Quite how the conversion was done or how it all hangs together it’s impossible to grasp. All you can say with any certainty is that at some point in the last twenty years a substantial Georgian house was designated as hostel accommodation, completely gutted and then divided up into numerous studio flatlets. The effect is of a grand old bee-hive. If I was a giant, I could take the roof off and lean in to inspect the interior, layer on layer of compact cells, each divided by nothing more than paper (and all the bees looking up at me, shaking their fists).
The cards describing the flat numbers give you a flavour. Random, hysterical groupings, arrows pointing left and right and round the corner – which is where the door to the staircase leading up to Terry’s flat is located, in an alleyway that funnels the wind so furiously it makes my ID lanyard flap backwards over my shoulder and snatches the sunglasses from the top of my head.
Hello. It’s Jim, from the hospital. Come to see Terry.
I put my mouth to the intercom.
Hello! It’s Jim, from the…
The door buzzes and I step inside.
A steep staircase, something of a cubist spiral, steeply rising up and up past flat doors whose numbers seem completely random.
By the sixth floor I’m slowing up and breathing hard. Terry is waiting for me by the door.
‘Why didn’t you say anything when I answered?’ he says, clutching his bathrobe around him.
‘I did… but the… wind was so strong…phew! That’s a long haul!’
‘I suppose you’d better come in,’ he says, and retreats into the flat.
I’m astonished to see how much IT equipment Terry has in his living room. There are laptops, desktops, a 3D printer the size of a small family car, plus shelf after shelf of spare parts, manuals, odds and ends, and then miles of cables of every colour and size, looped chaotically over hooks and hangars and any other appendage that might take them. It’s like climbing to the top of a great pine tree to find a crow’s nest with a fully-stocked workshop, fridge and snooker table.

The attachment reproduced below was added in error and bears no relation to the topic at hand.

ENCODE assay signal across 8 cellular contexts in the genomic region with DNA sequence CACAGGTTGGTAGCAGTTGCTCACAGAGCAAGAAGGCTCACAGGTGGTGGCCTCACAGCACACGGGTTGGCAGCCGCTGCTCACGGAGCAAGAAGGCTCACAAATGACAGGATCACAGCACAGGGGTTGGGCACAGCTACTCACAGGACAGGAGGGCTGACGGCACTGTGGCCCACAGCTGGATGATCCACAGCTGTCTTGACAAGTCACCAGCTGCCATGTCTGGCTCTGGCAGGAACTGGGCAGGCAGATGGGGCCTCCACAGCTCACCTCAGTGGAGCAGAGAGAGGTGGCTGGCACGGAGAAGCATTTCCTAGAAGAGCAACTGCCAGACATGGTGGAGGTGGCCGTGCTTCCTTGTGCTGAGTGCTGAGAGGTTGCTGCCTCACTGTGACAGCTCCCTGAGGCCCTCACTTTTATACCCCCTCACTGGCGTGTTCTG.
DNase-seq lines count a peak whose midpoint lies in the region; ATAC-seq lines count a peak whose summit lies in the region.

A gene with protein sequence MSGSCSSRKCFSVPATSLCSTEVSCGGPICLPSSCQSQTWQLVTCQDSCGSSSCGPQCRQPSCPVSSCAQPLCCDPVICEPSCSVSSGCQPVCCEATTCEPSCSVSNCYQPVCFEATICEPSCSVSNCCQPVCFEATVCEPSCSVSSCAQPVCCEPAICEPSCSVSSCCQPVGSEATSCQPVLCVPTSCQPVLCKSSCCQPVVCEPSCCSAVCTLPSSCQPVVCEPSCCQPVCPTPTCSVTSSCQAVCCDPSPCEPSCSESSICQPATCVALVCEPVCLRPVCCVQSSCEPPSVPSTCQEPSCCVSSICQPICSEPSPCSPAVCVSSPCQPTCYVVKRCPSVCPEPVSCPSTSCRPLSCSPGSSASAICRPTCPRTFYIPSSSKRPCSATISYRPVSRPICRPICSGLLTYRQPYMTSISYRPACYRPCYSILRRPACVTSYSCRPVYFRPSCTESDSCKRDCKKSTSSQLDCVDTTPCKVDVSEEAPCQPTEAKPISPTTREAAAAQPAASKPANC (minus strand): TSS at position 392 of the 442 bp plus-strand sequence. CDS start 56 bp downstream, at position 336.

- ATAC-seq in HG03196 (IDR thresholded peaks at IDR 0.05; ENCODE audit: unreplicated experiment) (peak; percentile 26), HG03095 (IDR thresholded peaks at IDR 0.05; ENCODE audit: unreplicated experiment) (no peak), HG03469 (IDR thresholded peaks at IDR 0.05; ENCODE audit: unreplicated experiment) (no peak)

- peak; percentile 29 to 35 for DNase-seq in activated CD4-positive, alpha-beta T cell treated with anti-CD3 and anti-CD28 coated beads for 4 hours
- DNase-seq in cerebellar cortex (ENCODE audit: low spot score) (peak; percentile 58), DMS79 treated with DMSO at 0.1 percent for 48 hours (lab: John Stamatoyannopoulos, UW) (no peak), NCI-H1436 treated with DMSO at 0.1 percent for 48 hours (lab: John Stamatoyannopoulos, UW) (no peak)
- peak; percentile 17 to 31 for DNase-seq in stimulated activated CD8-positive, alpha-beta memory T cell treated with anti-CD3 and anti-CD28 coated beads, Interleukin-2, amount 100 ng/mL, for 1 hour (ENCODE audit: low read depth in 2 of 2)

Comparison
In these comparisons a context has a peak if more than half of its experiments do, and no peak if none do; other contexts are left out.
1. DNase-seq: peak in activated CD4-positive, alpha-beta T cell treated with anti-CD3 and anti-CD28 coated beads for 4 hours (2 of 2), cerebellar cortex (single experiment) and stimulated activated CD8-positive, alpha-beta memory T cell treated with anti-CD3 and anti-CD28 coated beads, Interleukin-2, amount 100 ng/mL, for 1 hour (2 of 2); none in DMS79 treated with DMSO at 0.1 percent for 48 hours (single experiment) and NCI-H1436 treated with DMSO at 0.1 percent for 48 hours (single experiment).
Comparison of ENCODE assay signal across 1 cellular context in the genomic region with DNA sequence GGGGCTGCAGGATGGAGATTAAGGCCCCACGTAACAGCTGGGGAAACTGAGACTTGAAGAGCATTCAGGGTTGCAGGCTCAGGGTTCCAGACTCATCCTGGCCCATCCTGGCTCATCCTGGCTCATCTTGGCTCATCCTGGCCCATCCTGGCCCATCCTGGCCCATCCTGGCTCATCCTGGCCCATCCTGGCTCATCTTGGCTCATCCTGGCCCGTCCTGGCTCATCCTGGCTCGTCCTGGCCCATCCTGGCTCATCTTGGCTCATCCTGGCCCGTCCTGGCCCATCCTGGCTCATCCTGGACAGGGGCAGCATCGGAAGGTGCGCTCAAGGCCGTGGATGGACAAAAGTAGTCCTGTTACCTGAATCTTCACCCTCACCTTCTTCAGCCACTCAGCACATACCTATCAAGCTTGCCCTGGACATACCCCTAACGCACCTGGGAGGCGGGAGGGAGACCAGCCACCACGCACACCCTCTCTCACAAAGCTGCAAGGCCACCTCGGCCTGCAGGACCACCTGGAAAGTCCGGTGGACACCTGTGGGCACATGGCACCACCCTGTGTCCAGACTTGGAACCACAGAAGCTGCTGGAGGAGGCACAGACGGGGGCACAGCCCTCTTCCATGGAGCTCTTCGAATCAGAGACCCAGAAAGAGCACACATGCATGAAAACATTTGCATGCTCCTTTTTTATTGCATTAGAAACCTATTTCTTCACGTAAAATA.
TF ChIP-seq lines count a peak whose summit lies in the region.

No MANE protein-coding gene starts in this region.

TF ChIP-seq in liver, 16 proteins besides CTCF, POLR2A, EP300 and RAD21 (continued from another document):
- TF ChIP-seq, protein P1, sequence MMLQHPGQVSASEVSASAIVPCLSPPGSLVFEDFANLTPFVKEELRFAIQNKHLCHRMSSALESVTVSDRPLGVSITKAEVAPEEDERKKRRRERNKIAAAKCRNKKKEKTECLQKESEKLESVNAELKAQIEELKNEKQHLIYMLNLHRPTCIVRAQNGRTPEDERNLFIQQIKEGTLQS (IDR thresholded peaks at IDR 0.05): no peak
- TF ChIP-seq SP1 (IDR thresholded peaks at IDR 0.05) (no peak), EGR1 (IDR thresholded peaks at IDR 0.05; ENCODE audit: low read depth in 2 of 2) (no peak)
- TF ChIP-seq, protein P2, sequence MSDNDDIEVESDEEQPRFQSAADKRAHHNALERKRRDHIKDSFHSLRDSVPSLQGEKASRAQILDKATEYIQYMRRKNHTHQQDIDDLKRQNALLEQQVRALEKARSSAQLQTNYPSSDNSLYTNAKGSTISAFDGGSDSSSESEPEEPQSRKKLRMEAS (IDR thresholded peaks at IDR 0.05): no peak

‘Wow!’ I say. ‘I’m exhausted just carrying my bag’ dropping it down and then sitting in a chair. ‘This is amazing!’
‘I didn’t do it all at once,’ he says.
I want to say that doing any of it at any time would be inconceivable, but I let it pass.
‘I’ve come to see how you are,’ I say. ‘To do your blood pressure and that sort of thing.’
‘What – again?’ he says.
‘I know it’s a pain, but it’s good to get a picture over a period of time.’
‘I suppose,’ he says. ‘I just don’t think it means anything.’
Terry is an extraordinary figure. He’d be a shoe-in for Ben Gunn, if his robe had been woven from grass and not cotton towelling. Terry hasn’t cut his hair in years; it stands out in long, grey strands that, back-lit in the harsh light from the window, looking like the splayed ends of a fibre-optic cable. His thick glasses enlarge and dilute his eyes, holding their rather lost expression regardless of the wild changes of emotion Terry expresses.
‘It would help if it bloody worked’ he says, suddenly enraged, picking up a tablet and then crashing it down on the table again. ‘Windows 7,’ he says, his whole body trembling. ‘All I wanted was to download the driver for my printer so I could bloody well use the thing, but will it do it? Yes, it will.’
‘No – but just wait a minute. Yes, it will download the driver, but it won’t let me load it!’
‘That must be frustrating…’
‘Frustrating? It makes me want to… I want to….’
He tails off, overwhelmed by the injustice of it, his whole head wobbling, as if the sudden change in pressure in his brain had loosened something critical in his neck.
‘What about getting advice on a forum…’
‘Forum? Don’t make me laugh! I haven’t got time for forums. They don’t want to… I can’t…’
It’s simply too much; he runs out of breath.
‘Unfortunately I’m not the one to advise you on this sort of thing,’ I tell him. ‘I struggle to find my way around my phone. I’m a bit hopeless, to be honest. If my daughters were here, though…’
‘Ah. Well,’ he says, blinking hard. ‘Digital natives.’
Terry seems so tortured by his environment it’s strange to think he’s responsible for it. I couldn’t be more confused than if I saw a mouse deliberately lower itself into a vivarium and then sit on a rock, quivering.
‘Try these on,’ he says, in a tone of voice suddenly balanced and conversational. He reaches behind him and hands me a pair of hi-spec glasses, connected to a handheld device that turns out to be some fantastically ergonomic controller. Through the glasses I’m presented with a virtual desktop, so vibrant and unexpected I’m momentarily lost for words.
‘Wow!’ I say, moving my head around and gently experimenting with the controls. ‘That’s – amazing!’
‘Yes,’ he says. ‘It is – or it would be if my hands didn’t shake so much I can’t work the damn thing!’